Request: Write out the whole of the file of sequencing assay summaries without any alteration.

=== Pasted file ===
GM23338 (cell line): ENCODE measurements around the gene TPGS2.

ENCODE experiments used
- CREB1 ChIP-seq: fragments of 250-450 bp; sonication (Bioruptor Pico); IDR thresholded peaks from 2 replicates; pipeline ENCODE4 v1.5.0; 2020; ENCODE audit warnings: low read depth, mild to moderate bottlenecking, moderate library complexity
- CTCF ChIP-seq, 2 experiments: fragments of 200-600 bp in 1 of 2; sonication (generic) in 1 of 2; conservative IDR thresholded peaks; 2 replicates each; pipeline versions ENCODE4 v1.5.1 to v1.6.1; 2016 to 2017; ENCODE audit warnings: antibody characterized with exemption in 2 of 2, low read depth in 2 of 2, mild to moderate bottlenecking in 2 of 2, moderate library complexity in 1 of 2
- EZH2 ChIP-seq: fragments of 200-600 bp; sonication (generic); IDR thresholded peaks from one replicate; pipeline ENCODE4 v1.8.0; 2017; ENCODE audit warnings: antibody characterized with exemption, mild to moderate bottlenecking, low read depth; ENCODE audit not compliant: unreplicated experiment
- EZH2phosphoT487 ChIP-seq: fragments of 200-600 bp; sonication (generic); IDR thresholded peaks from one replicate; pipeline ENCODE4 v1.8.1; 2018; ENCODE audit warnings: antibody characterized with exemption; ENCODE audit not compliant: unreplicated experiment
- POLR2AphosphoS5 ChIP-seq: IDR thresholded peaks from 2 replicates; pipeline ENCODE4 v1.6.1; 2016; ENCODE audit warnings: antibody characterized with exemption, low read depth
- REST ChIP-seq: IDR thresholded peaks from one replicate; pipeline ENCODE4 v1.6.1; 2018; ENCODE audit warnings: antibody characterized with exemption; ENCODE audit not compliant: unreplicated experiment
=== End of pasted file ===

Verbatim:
GM23338 (cell line): ENCODE measurements around the gene TPGS2.

ENCODE experiments used
- CREB1 ChIP-seq: fragments of 250-450 bp; sonication (Bioruptor Pico); IDR thresholded peaks from 2 replicates; pipeline ENCODE4 v1.5.0; 2020; ENCODE audit warnings: low read depth, mild to moderate bottlenecking, moderate library complexity
- CTCF ChIP-seq, 2 experiments: fragments of 200-600 bp in 1 of 2; sonication (generic) in 1 of 2; conservative IDR thresholded peaks; 2 replicates each; pipeline versions ENCODE4 v1.5.1 to v1.6.1; 2016 to 2017; ENCODE audit warnings: antibody characterized with exemption in 2 of 2, low read depth in 2 of 2, mild to moderate bottlenecking in 2 of 2, moderate library complexity in 1 of 2
- EZH2 ChIP-seq: fragments of 200-600 bp; sonication (generic); IDR thresholded peaks from one replicate; pipeline ENCODE4 v1.8.0; 2017; ENCODE audit warnings: antibody characterized with exemption, mild to moderate bottlenecking, low read depth; ENCODE audit not compliant: unreplicated experiment
- EZH2phosphoT487 ChIP-seq: fragments of 200-600 bp; sonication (generic); IDR thresholded peaks from one replicate; pipeline ENCODE4 v1.8.1; 2018; ENCODE audit warnings: antibody characterized with exemption; ENCODE audit not compliant: unreplicated experiment
- POLR2AphosphoS5 ChIP-seq: IDR thresholded peaks from 2 replicates; pipeline ENCODE4 v1.6.1; 2016; ENCODE audit warnings: antibody characterized with exemption, low read depth
- REST ChIP-seq: IDR thresholded peaks from one replicate; pipeline ENCODE4 v1.6.1; 2018; ENCODE audit warnings: antibody characterized with exemption; ENCODE audit not compliant: unreplicated experiment